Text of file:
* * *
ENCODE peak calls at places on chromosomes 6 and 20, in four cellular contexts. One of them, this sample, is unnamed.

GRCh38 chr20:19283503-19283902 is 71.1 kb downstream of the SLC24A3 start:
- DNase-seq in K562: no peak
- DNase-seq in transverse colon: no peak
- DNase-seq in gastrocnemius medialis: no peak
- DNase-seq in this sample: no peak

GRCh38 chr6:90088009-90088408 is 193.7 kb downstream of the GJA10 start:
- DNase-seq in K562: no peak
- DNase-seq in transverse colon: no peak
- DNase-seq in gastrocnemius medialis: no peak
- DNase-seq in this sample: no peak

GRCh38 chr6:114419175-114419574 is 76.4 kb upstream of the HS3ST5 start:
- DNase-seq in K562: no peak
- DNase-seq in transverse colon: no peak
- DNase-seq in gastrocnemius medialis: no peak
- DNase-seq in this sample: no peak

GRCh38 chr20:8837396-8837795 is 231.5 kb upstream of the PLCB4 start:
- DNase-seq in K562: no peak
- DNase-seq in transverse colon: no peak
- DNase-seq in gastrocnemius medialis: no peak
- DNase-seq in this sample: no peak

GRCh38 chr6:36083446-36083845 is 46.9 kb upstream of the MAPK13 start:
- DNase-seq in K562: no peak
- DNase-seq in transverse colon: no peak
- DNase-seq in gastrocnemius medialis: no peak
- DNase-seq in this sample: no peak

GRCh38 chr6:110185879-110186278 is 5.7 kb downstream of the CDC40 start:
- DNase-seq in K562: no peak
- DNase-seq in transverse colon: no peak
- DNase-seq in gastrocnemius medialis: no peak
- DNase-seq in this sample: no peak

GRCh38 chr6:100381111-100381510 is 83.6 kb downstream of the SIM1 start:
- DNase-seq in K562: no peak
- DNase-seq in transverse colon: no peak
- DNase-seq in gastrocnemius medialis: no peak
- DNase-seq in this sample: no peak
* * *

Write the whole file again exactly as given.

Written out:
ENCODE peak calls at places on chromosomes 6 and 20, in four cellular contexts. One of them, this sample, is unnamed.

GRCh38 chr20:19283503-19283902 is 71.1 kb downstream of the SLC24A3 start:
- DNase-seq in K562: no peak
- DNase-seq in transverse colon: no peak
- DNase-seq in gastrocnemius medialis: no peak
- DNase-seq in this sample: no peak

GRCh38 chr6:90088009-90088408 is 193.7 kb downstream of the GJA10 start:
- DNase-seq in K562: no peak
- DNase-seq in transverse colon: no peak
- DNase-seq in gastrocnemius medialis: no peak
- DNase-seq in this sample: no peak

GRCh38 chr6:114419175-114419574 is 76.4 kb upstream of the HS3ST5 start:
- DNase-seq in K562: no peak
- DNase-seq in transverse colon: no peak
- DNase-seq in gastrocnemius medialis: no peak
- DNase-seq in this sample: no peak

GRCh38 chr20:8837396-8837795 is 231.5 kb upstream of the PLCB4 start:
- DNase-seq in K562: no peak
- DNase-seq in transverse colon: no peak
- DNase-seq in gastrocnemius medialis: no peak
- DNase-seq in this sample: no peak

GRCh38 chr6:36083446-36083845 is 46.9 kb upstream of the MAPK13 start:
- DNase-seq in K562: no peak
- DNase-seq in transverse colon: no peak
- DNase-seq in gastrocnemius medialis: no peak
- DNase-seq in this sample: no peak

GRCh38 chr6:110185879-110186278 is 5.7 kb downstream of the CDC40 start:
- DNase-seq in K562: no peak
- DNase-seq in transverse colon: no peak
- DNase-seq in gastrocnemius medialis: no peak
- DNase-seq in this sample: no peak

GRCh38 chr6:100381111-100381510 is 83.6 kb downstream of the SIM1 start:
- DNase-seq in K562: no peak
- DNase-seq in transverse colon: no peak
- DNase-seq in gastrocnemius medialis: no peak
- DNase-seq in this sample: no peak